While Manitoba now could use an armorial banner, we are not aware of any occasion on which it was ever used. The twentieth century had arrived and with it the imperial sentiment which promoted the flying of the Union Flag. For years Manitoba flew the Union Flag as its official flag.6

The Union Flag was mandated to fly on provincial schools right up until the summer of 1964, when, in the midst of the Great Flag Debate, the Manitoba Legislature abruptly changed horses and required schools to henceforth fly the Canadian Red Ensign. This was clearly intended as statement in support of the Ensign as a national flag, but the move was quickly denounced as not only petty but expensive. At an estimated cost of $10,000 for the province, some 1,500 Red Ensigns would have to be purchased for the beginning of the school year in September.7 Yet it was widely anticipated that Canada would have a new flag by the end of the year, which would, of course, then replace the Red Ensign and present children with the confusion of three different, supposedly national, flags within a period of about ten months.8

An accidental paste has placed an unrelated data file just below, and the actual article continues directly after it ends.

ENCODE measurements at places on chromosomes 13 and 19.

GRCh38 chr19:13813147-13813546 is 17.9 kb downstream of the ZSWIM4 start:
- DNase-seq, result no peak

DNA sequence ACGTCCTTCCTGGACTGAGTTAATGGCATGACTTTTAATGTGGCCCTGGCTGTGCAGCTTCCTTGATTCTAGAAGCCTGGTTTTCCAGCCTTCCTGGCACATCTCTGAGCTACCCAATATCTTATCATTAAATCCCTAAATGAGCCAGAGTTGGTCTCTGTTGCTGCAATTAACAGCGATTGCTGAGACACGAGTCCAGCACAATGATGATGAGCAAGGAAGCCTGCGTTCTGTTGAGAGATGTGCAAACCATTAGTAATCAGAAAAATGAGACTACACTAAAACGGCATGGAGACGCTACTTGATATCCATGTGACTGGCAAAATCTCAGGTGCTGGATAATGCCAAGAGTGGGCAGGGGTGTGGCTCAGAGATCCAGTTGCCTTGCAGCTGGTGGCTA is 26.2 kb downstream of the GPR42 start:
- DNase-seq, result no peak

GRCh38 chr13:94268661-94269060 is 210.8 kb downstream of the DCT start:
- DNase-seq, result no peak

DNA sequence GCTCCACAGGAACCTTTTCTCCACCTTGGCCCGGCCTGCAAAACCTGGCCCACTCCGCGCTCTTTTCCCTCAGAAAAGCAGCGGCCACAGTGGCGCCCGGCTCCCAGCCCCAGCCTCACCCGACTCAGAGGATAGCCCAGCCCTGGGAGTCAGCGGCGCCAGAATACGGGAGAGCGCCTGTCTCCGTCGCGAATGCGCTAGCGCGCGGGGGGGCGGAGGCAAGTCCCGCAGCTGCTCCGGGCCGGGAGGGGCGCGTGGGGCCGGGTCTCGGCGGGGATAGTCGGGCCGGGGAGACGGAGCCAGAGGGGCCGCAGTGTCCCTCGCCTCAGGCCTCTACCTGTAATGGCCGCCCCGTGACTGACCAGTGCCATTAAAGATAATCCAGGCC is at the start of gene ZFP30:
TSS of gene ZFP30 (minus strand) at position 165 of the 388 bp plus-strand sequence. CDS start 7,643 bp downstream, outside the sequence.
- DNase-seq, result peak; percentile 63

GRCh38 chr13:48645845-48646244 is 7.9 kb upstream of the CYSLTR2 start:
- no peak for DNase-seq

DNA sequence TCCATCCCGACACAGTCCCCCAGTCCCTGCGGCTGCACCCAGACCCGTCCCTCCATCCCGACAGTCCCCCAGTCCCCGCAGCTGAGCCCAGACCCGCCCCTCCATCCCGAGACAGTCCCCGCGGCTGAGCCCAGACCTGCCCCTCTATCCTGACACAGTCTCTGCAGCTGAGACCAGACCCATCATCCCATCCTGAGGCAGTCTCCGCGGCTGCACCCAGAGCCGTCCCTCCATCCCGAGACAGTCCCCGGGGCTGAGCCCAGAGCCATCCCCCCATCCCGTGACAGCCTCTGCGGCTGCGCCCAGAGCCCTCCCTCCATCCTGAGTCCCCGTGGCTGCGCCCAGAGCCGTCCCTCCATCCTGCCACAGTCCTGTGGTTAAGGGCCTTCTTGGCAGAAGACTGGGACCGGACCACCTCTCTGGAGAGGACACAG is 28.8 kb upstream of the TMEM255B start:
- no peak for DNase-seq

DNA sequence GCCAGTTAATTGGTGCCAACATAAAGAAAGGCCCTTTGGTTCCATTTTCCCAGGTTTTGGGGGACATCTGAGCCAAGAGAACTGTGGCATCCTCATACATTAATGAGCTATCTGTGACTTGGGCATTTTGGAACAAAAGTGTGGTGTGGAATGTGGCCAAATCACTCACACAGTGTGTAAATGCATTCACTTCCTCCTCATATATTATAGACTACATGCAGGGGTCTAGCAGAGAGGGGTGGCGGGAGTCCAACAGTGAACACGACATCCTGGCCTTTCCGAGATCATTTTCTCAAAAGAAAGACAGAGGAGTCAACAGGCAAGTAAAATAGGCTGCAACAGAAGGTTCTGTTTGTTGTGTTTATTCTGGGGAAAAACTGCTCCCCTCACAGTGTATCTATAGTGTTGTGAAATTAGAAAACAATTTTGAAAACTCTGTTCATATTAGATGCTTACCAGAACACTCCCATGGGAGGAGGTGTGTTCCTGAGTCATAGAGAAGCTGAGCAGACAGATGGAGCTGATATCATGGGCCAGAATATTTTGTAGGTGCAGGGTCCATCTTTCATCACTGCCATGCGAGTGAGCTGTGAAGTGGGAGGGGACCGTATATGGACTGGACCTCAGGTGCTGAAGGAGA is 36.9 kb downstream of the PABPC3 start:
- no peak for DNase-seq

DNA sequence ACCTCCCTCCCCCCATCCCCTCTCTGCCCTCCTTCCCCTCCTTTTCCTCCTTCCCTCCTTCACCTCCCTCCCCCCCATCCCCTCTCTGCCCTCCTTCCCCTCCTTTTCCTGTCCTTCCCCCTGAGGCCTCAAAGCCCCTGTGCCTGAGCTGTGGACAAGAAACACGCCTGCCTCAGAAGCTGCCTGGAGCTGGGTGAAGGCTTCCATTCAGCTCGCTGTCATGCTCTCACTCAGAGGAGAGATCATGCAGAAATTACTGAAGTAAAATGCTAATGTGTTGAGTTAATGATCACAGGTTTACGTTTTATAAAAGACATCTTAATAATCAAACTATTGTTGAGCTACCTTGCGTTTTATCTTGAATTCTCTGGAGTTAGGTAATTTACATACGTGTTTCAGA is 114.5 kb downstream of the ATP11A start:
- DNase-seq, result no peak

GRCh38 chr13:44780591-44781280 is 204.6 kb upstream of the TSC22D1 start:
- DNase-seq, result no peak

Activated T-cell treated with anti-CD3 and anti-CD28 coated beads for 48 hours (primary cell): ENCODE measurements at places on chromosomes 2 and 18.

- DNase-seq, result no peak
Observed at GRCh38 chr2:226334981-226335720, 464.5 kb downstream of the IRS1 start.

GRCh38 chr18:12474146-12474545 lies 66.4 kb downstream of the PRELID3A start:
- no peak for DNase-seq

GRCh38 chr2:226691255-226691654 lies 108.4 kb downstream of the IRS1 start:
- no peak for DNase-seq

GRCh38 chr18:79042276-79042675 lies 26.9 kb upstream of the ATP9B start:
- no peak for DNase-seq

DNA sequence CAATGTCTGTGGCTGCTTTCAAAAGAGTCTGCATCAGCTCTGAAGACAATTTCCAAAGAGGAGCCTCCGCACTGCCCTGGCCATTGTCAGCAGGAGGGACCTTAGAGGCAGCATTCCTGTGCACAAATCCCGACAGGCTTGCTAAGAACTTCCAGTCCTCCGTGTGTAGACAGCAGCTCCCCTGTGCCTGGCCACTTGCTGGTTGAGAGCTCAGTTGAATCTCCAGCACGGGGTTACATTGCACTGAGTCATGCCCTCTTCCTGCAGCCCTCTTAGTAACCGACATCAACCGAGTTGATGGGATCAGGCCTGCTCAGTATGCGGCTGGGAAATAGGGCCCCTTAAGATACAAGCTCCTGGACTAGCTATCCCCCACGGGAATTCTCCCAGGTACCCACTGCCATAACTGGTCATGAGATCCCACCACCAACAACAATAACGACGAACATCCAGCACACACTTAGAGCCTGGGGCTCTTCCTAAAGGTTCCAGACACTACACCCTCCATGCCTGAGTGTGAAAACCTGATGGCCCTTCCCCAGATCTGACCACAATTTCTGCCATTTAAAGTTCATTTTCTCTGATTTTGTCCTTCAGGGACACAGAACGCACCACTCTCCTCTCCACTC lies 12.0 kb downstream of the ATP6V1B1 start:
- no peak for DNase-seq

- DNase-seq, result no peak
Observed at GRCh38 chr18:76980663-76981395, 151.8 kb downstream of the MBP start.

By the end of the year, when it was clear that the Canadian Red Ensign would not become the national flag of Canada, Manitoba began to consider a suitable provincial flag. The choice, a red ensign bearing the arms of Manitoba on the fly, was passed by an act of the Legislature on May 11, 1965. However, this flag bore the Union Flag, a royal badge, in the canton, so permission to use it had to be sought from the Queen. Royal assent was given in October, and the government chose May 12, 1966 as the day to have the flag come into effect.